Back in July I invested a small amount of cash in six baby chicks. I purchased Isa Browns because my “Isa” was a consistent daily layer of one jumbo brown egg. I watched them grow from sweet fuzzies to gawky dinosaurs running in a pack from corner to corner, avoiding the pecking beaks of the adults. I protected them with their own fenced area that the big birds couldn’t squeeze into until it seemed they had crossed the threshold of adulthood and needed to enter the coop to keep warm at night. I worried over them as they resisted that transition and tried to encourage them with no success.
Well, I am happy to report that the transition has completed, at five months of age. While we were away on a little vacation, the chicks began laying little brown eggs and sleeping up on the roost with the rest of the flock. They no longer seem to be getting bullied by the big girls and here they are clustered around the rooster like devoted groupies. The only way I can tell them apart from Isa, herself, is the smaller immature combs on their heads.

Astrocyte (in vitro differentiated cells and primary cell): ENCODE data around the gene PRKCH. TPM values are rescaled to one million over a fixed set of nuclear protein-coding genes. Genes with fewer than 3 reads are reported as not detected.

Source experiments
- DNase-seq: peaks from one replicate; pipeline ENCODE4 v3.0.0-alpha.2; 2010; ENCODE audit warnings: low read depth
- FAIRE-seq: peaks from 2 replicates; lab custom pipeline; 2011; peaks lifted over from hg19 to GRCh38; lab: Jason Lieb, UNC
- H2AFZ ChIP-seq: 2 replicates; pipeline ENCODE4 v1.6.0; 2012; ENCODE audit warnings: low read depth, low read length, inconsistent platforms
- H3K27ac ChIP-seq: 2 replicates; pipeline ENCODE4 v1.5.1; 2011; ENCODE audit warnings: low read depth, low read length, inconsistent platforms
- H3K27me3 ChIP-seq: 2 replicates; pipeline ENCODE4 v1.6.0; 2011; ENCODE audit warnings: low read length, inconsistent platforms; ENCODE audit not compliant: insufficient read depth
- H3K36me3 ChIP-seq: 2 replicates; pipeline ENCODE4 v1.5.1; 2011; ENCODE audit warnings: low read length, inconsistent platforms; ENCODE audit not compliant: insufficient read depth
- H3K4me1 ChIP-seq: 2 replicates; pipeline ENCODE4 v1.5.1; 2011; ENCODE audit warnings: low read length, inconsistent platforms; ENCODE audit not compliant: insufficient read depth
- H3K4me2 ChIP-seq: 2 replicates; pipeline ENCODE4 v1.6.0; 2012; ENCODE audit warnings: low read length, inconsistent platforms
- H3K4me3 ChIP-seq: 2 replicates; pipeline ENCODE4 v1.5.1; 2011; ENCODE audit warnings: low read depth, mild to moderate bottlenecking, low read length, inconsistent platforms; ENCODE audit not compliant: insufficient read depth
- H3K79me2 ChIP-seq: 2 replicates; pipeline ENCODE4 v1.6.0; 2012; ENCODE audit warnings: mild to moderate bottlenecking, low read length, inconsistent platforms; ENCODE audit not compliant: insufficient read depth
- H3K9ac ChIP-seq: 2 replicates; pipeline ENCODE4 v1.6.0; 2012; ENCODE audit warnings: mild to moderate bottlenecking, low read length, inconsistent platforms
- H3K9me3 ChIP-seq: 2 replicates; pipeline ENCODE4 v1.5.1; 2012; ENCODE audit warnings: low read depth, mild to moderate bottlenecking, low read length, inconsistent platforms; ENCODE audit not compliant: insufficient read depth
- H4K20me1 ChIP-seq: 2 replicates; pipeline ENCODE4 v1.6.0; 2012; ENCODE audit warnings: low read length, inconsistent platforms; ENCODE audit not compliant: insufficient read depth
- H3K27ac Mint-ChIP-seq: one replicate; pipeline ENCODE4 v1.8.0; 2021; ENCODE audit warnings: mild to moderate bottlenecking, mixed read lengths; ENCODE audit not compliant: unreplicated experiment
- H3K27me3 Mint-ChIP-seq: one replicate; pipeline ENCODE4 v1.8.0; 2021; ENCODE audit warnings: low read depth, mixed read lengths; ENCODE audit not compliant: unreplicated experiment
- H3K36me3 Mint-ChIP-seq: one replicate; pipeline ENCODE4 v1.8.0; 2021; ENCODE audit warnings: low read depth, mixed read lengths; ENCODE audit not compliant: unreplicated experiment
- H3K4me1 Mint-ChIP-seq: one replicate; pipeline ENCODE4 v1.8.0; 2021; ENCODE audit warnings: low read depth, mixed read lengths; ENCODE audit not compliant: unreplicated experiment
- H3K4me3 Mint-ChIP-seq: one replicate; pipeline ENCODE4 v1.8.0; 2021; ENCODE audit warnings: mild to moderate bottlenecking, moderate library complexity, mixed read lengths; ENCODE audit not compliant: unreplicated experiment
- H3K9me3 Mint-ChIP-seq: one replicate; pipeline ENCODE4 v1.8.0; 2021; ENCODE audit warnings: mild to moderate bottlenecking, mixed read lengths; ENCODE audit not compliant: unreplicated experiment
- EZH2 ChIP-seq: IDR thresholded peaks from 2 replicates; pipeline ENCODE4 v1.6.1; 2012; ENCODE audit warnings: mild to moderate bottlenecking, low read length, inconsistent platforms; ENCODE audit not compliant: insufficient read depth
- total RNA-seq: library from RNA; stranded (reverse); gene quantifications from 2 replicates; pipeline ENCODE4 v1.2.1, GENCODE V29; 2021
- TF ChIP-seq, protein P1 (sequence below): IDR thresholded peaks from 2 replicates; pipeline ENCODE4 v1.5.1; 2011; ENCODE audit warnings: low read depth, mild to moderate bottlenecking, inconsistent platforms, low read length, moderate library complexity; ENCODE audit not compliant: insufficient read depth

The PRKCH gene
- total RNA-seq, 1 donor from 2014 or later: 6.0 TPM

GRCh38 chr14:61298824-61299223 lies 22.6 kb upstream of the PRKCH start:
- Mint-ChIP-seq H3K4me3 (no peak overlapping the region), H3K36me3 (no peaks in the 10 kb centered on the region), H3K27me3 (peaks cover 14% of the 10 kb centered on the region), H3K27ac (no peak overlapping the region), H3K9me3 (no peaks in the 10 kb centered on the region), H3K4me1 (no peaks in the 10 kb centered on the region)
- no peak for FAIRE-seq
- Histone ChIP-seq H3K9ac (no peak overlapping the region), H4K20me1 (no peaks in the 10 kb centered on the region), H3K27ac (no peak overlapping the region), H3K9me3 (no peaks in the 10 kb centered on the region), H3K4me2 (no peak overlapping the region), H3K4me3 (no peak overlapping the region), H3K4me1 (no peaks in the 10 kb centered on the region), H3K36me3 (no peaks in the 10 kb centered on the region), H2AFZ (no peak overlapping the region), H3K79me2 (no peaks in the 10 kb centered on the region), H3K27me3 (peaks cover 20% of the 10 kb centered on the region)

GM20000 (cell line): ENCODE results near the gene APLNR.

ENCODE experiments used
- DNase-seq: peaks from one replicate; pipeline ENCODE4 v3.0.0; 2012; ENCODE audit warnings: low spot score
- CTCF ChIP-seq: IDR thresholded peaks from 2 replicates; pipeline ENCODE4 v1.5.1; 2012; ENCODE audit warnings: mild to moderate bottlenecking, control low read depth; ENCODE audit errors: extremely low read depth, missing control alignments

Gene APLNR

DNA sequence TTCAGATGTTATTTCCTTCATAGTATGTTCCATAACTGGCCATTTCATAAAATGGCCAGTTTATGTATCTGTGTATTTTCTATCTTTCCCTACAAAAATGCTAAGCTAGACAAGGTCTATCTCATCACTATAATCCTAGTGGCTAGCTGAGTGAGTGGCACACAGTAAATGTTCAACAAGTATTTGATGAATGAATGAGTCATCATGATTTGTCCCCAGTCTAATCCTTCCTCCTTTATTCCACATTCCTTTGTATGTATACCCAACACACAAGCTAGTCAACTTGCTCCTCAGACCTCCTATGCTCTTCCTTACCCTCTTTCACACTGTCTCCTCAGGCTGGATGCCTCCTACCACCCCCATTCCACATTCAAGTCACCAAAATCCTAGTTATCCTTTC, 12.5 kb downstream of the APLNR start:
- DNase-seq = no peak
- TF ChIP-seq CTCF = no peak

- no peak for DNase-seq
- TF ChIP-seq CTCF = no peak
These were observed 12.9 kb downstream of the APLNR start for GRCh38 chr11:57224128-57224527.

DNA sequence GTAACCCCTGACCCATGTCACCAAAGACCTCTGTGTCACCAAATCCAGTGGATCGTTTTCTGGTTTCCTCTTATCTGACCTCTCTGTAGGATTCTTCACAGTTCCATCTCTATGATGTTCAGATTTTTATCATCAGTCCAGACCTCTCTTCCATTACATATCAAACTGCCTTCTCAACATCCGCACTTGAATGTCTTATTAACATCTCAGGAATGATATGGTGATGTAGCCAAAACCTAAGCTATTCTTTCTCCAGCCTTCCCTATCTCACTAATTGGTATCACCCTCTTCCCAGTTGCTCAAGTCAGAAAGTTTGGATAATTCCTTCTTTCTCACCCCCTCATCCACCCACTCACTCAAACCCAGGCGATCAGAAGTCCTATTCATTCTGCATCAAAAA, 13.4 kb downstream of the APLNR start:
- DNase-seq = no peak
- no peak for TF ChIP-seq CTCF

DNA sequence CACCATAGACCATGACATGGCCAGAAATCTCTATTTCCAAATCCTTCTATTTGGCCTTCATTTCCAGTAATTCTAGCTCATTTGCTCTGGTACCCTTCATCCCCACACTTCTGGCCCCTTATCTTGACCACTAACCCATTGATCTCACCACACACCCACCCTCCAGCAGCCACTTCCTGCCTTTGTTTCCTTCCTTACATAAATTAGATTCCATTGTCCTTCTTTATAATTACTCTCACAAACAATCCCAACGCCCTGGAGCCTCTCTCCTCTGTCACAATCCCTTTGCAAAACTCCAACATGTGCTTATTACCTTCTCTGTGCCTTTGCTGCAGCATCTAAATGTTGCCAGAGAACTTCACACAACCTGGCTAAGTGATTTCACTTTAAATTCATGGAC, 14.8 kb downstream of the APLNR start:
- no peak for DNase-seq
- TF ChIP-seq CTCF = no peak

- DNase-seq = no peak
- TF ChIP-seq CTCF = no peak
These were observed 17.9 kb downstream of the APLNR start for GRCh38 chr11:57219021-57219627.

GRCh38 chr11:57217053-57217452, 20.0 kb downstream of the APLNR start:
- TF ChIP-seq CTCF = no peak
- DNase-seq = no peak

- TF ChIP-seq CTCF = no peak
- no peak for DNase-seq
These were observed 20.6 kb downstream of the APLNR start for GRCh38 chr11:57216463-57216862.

I wasn’t expecting eggs from this younger generation until spring, but they are suddenly producing four or five a day. They have very hard shells as my other chickens did at first, and they are decidedly “medium” eggs. I have gotten accustomed to the large to jumbo eggs from my big girls and this abundance of little almost-round eggs is interesting. See the difference between Isa’s jumbo egg over on the right and the large blue ones from my Araucanas.
This is fun to observe. The babies grew up running freely about the barnyard all day, and being cooped up by the snow is something new for them. They still stick together in a pack and my farm-sitter said they fought back with their beaks when he tried to herd them into the coop. Life in the flock will be changed forever by their influence. Hopefully for the better – I am not looking for an “Animal Farm” revolution.